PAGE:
I supposed the first time I ran in any organized manner was a result of playing different organized sports when I was growing up.  Whether it was Baseball, Football, or even Golf, running was a part of pre-season and daily practices.  From there my running evolved a bit when I joined the military.  The physical fitness test (PFT) was an important test of mission readiness, and had some influence on promotions.  I think this is where I realized that running was something I didn’t seem to mind doing.  I found myself ahead of the pack in most of our Company runs. It seemed I was kind of a natural runner, or maybe even “built” for running.  After being honorably discharged from my military service I didn’t think about running much.  Until one day I decided to sign up for a 5k race in Denver, CO.  I ended up finishing 3rd in my age group at that race and it fueled something inside me.  It led to 10K races, to half marathons, and even to a trail marathon race in New Zealand.  I had learned about Ultra races by this point and in the back of my mind I always wondered if I could ever push myself that far.  At one point I even wrote down a goal to complete an Ultra Marathon. Probably two years after writing that goal, I finally pulled the trigger and committed to running one.

Why run 50 kilometers, (roughly 32 miles)?  For me it’s about testing my personal limits.  What am I capable of?  The curiousity of what I could potentially accomplish drives me to do lots of different physical feats.  Could I hike from Mexico to Canada?  Only way to find out was to attempt it, so that’s what I did in 2017.  Run 32+ miles?  Well, It was time to find out if I was up for this challenge.  It had been on my mind for awhile, so now it was time to put myself to the test!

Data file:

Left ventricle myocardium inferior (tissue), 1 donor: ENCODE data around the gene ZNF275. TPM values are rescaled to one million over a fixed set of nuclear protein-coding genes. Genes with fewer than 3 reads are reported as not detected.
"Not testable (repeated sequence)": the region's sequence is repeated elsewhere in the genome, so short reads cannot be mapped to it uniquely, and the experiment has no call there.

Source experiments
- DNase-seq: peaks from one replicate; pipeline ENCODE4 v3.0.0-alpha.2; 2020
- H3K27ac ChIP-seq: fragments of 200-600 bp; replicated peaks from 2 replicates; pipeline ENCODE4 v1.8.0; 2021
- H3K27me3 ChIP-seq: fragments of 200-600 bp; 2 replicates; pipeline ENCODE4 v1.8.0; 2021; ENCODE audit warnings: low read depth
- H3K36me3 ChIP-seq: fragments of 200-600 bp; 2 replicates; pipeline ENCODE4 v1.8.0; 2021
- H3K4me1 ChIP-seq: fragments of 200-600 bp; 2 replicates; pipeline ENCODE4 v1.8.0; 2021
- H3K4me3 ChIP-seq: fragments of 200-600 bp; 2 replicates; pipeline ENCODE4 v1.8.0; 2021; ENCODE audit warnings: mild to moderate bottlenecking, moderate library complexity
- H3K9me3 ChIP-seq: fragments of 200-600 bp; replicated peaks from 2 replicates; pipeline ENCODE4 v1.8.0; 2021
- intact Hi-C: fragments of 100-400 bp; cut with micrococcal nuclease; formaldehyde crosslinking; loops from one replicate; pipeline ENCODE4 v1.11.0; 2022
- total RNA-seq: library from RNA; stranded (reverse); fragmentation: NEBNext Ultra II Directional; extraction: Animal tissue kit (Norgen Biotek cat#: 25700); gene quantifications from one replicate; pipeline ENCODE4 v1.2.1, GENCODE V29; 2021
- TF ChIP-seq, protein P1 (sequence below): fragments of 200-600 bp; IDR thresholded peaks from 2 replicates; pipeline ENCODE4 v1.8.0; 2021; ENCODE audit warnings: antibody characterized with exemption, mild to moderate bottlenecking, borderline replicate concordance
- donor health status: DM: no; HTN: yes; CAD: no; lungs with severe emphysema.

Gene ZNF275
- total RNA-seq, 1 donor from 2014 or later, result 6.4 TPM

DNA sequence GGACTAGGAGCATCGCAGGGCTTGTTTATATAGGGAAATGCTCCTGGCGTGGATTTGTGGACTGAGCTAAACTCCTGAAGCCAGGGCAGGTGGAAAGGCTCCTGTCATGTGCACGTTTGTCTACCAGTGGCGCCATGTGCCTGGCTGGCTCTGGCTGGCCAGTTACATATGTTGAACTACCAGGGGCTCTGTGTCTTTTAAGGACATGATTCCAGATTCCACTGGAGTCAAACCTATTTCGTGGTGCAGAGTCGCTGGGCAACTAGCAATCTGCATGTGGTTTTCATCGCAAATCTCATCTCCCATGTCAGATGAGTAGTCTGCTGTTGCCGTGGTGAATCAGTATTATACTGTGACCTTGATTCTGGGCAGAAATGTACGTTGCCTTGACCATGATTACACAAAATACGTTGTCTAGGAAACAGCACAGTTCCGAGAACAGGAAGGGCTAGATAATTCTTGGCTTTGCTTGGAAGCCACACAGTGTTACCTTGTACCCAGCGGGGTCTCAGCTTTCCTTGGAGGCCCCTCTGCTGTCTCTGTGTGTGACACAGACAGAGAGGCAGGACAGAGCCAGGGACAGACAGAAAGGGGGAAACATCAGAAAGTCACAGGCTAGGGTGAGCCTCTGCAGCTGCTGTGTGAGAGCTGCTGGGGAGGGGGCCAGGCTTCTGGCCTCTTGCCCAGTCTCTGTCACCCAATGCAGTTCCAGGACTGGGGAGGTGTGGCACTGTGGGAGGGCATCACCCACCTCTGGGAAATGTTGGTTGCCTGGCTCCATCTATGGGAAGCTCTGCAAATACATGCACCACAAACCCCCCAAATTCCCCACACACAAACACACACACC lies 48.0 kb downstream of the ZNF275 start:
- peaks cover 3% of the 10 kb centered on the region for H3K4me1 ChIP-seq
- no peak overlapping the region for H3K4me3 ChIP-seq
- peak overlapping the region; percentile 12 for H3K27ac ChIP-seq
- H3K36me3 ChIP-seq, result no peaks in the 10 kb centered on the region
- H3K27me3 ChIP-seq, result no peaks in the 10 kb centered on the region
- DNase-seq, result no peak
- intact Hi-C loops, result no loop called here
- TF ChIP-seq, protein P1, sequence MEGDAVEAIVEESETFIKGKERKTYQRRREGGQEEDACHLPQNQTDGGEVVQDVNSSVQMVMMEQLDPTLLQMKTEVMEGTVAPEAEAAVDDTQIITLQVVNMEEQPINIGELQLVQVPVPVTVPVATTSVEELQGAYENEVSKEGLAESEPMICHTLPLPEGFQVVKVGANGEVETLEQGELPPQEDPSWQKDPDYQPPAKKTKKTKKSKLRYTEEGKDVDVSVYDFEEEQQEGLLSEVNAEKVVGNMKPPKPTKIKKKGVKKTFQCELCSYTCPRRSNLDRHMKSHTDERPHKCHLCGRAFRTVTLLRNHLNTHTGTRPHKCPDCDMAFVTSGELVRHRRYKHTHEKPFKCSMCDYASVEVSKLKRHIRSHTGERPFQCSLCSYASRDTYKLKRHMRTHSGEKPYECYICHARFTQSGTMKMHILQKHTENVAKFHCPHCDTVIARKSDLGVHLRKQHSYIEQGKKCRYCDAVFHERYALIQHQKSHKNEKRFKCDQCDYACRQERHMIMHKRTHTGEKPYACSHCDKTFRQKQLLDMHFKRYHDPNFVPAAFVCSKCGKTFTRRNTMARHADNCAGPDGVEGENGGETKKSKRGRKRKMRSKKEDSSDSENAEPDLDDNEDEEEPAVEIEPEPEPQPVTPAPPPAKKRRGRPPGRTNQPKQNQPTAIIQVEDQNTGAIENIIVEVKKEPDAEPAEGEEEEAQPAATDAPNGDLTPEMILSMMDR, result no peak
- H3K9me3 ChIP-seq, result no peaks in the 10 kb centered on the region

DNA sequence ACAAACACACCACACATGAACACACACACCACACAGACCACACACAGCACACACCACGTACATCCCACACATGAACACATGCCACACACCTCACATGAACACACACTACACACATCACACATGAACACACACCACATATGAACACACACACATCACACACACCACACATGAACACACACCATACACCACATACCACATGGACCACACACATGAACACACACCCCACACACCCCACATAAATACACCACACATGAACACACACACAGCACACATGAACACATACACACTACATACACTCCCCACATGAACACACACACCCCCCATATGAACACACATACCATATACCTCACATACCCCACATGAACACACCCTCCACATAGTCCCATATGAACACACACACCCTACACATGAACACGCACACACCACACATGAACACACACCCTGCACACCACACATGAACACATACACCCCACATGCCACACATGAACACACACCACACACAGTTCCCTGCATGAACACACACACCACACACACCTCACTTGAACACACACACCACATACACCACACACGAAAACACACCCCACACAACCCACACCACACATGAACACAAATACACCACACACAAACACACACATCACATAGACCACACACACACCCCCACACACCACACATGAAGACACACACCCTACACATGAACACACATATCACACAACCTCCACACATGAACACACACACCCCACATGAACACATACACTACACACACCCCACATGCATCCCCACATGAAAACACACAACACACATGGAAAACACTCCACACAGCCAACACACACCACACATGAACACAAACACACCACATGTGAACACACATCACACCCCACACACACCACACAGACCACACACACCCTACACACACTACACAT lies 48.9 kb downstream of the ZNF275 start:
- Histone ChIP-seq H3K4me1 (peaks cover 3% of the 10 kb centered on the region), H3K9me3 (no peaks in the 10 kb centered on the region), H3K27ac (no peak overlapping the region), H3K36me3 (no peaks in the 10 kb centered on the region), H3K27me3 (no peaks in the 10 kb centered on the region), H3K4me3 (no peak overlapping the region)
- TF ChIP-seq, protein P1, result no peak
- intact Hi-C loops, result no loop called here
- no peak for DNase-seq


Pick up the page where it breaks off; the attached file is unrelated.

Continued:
Talking about running a 50k race with a friend of mine sparked his interest as well, and right away he mentioned wanting to run one.  Immediately I said, “lets pick one and just do it!”.  It was settled, time to lace up and finally get this life goal on the calendar.  After a quick chat, my friend and I decided it best for both of us to find a race in Utah in October.  This would work for where he was located and his work schedule, as well as give us both time enough to train for it.  I believe we decided to do this around Mid June.  I knew, at least for myself, that the real commitment wouldn’t be until I had picked a race, and paid the registration fee.  Not much longer after the converstation with my friend in Utah, did I find a race via a random google search that fit the criteria we were looking for.  After checking in with my friend about the exact dates, and deciding it would work, we signed up and it was official!!!!!